“I’m sorry, Stronghammer, but I saw nothing beyond the reach of my sword.”

Calling to the few men who still stood on the roofs of the houses, Roran asked, “What of Edric and Sand?”

“We do not know, Stronghammer!” they replied.

Steadying himself with his hammer, Roran slowly picked his way down the tumbled ramp of bodies and, with Harald and three other men by his side, crossed the clearing in the center of the village, executing every soldier they found still alive. When they arrived at the edge of the clearing, where the number of slain Varden surpassed the number of slain soldiers, Harald banged his sword on his shield and shouted, “Is anyone still alive?”

After a moment, a voice came back at them from among the houses: “Name yourself!”

“Harald and Roran Stronghammer and others of the Varden. If you serve the Empire, then surrender, for your comrades are dead and you cannot defeat us!”

From somewhere between the houses came a crash of falling metal, and then in ones and twos, warriors of the Varden emerged from hiding and limped toward the clearing, many of them supporting their wounded comrades. They appeared dazed, and some were stained with so much blood, Roran at first mistook them for captured soldiers. He counted four-and-twenty men. Among the final group of stragglers was Edric, helping along a man who had lost his right arm during the fighting.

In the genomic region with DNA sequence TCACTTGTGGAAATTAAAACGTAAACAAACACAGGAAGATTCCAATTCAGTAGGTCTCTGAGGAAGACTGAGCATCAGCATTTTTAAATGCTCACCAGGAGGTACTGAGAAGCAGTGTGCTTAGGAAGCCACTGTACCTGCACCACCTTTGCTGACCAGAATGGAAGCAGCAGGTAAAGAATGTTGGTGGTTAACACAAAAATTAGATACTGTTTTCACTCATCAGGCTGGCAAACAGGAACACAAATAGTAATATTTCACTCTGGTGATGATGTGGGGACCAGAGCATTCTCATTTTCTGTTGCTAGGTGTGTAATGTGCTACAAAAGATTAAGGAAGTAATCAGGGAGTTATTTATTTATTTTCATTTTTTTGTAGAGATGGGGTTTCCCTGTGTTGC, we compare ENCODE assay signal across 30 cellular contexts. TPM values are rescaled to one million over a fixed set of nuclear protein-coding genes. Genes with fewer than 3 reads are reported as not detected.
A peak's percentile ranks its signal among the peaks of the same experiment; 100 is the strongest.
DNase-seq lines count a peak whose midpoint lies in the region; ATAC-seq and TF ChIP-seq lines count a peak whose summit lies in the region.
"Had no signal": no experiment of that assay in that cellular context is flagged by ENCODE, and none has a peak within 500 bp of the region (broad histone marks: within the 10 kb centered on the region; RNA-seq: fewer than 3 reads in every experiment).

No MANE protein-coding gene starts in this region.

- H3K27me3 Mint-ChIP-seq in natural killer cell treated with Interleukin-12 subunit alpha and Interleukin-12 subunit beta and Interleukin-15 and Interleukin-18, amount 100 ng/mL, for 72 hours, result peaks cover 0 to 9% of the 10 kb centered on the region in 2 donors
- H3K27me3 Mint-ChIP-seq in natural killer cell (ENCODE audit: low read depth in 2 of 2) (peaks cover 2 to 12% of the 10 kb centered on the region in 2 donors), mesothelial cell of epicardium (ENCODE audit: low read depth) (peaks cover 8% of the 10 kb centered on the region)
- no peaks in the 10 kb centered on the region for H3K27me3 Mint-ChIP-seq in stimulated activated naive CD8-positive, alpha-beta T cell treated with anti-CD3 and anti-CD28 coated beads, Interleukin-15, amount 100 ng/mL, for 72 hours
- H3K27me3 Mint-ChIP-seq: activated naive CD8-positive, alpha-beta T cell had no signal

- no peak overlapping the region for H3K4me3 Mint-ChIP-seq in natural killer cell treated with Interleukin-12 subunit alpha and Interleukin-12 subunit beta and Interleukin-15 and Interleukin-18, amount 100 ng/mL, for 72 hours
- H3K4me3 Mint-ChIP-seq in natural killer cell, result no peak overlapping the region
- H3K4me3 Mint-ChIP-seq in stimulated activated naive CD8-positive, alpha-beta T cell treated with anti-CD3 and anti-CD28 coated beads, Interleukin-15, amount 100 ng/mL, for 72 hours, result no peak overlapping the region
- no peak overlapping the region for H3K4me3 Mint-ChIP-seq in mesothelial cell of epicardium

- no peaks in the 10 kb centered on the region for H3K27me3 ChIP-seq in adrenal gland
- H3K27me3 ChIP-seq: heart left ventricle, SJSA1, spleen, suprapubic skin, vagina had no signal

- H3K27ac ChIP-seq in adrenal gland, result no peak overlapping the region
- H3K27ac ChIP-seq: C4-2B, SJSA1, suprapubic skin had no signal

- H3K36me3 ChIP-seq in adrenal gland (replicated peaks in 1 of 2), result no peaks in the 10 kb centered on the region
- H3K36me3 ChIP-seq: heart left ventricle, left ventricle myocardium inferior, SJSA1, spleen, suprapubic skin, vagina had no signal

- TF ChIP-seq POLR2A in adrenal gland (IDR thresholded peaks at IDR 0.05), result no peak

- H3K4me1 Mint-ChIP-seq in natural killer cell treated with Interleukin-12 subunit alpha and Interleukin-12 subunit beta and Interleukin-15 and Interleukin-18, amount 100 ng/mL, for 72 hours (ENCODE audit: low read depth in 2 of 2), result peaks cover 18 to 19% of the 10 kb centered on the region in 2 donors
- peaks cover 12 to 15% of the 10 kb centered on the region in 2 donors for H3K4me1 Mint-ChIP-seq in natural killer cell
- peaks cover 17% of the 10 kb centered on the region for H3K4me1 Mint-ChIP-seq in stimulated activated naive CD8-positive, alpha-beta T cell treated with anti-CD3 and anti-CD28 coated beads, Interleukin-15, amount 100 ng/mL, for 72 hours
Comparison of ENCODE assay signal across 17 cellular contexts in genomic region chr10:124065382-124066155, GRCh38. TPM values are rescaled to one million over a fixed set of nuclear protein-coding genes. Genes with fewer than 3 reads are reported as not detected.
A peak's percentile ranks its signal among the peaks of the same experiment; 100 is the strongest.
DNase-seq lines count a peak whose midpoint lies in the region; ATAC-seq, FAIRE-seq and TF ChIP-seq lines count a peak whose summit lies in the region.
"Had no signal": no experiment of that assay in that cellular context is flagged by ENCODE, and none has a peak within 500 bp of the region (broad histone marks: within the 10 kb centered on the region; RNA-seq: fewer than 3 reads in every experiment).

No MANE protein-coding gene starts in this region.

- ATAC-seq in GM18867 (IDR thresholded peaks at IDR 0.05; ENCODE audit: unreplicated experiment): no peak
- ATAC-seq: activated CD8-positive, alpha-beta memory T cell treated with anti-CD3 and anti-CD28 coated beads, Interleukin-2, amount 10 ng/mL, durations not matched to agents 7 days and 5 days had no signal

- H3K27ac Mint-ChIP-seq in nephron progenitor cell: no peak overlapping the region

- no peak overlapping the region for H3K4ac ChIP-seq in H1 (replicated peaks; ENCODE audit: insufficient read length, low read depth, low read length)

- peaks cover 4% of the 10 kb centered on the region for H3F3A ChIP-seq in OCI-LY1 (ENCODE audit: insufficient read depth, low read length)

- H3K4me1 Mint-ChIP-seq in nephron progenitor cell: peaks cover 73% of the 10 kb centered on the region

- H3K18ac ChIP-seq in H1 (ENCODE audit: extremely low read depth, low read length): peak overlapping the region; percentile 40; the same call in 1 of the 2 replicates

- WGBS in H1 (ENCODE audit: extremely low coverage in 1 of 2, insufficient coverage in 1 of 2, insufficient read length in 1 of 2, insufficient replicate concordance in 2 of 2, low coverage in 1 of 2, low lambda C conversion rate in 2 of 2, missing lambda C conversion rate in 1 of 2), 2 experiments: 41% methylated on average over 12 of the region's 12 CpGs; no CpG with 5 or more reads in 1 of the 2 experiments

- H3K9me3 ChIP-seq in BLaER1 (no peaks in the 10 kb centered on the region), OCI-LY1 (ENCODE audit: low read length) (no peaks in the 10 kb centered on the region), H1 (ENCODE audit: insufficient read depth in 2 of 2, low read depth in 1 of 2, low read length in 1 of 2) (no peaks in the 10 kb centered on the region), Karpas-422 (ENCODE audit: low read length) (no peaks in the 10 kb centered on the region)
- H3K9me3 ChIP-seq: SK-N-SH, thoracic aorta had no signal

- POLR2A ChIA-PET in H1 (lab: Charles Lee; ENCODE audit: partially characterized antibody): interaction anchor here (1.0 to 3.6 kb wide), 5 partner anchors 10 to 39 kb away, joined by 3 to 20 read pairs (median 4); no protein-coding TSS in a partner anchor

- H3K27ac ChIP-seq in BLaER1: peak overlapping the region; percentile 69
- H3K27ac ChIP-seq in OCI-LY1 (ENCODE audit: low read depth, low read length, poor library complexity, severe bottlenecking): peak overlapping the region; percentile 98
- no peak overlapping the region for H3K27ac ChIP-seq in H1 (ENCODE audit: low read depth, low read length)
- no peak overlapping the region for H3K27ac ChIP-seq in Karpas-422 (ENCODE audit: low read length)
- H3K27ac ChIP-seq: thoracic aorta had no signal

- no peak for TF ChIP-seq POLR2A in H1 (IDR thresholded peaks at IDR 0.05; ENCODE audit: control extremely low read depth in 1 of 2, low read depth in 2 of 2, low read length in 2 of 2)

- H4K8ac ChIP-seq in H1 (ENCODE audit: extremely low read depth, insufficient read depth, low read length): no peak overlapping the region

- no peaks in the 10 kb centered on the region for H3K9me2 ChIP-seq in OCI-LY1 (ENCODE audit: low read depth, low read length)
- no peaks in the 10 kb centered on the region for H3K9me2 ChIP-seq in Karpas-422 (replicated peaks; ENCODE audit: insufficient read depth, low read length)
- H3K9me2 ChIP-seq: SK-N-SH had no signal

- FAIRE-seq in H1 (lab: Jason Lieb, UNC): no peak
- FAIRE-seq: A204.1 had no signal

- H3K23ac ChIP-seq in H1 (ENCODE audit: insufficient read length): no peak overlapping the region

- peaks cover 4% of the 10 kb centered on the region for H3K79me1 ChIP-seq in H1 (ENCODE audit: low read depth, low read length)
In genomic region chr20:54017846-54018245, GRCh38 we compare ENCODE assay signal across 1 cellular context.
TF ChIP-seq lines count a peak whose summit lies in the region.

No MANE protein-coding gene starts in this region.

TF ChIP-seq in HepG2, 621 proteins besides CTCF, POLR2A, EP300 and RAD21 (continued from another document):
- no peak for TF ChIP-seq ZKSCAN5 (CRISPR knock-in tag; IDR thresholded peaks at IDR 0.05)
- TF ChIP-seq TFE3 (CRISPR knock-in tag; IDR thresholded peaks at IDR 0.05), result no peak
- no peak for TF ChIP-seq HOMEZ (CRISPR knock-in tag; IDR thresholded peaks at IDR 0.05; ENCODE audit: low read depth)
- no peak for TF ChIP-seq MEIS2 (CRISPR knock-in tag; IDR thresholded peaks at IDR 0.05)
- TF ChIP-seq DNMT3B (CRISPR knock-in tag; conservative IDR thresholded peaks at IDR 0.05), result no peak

Roran motioned, and two of his men hurried to relieve Edric of his burden. The captain straightened from under the weight. With slow steps, he walked over to Roran and looked him straight in the eye, his expression unreadable. Neither he nor Roran moved, and Roran was aware that the clearing had grown exceptionally quiet.

Edric was the first to speak. “How many of your men survived?”

“Most. Not all, but most.”

Edric nodded. “And Carn?”

“He lives. . . . What of Sand?”

“A soldier shot him during his charge. He died but a few minutes ago.” Edric looked past Roran, then toward the mound of bodies. “You defied my orders, Stronghammer.”

“I did.”

Edric held out an open hand toward him.

“Captain, no!” exclaimed Harald, stepping forward. “If it weren’t for Roran, none of us would be standing here. And you should have seen what he did; he slew nearly two hundred by himself!”

Harald’s pleas made no impression on Edric, who continued to hold out his hand. Roran remained impassive as well.

Turning to him then, Harald said, “Roran, you know the men are yours. Just say the word, and we will—”

Roran silenced him with a glare. “Don’t be a fool.”

Between thin lips, Edric said, “At least you are not completely devoid of sense. Harald, keep your teeth shut unless you want to lead the packhorses the whole way back.”

Lifting his hammer, Roran handed it to Edric. Then he unbuckled his belt, upon which hung his sword and his dagger, and those too he surrendered to Edric. “I have no other weapons,” he said.

Edric nodded, grim, and slung the sword belt over one shoulder. “Roran Stronghammer, I hereby relieve you of command. Have I your word of honor you will not attempt to flee?”

“You do.”